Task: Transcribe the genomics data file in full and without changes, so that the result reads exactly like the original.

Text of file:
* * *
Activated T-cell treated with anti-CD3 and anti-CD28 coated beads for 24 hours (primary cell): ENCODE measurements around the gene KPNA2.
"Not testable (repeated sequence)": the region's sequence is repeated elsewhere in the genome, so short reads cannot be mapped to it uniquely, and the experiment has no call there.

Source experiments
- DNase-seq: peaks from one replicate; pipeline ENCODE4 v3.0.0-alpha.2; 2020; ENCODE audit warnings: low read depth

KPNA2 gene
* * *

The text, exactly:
Activated T-cell treated with anti-CD3 and anti-CD28 coated beads for 24 hours (primary cell): ENCODE measurements around the gene KPNA2.
"Not testable (repeated sequence)": the region's sequence is repeated elsewhere in the genome, so short reads cannot be mapped to it uniquely, and the experiment has no call there.

Source experiments
- DNase-seq: peaks from one replicate; pipeline ENCODE4 v3.0.0-alpha.2; 2020; ENCODE audit warnings: low read depth

KPNA2 gene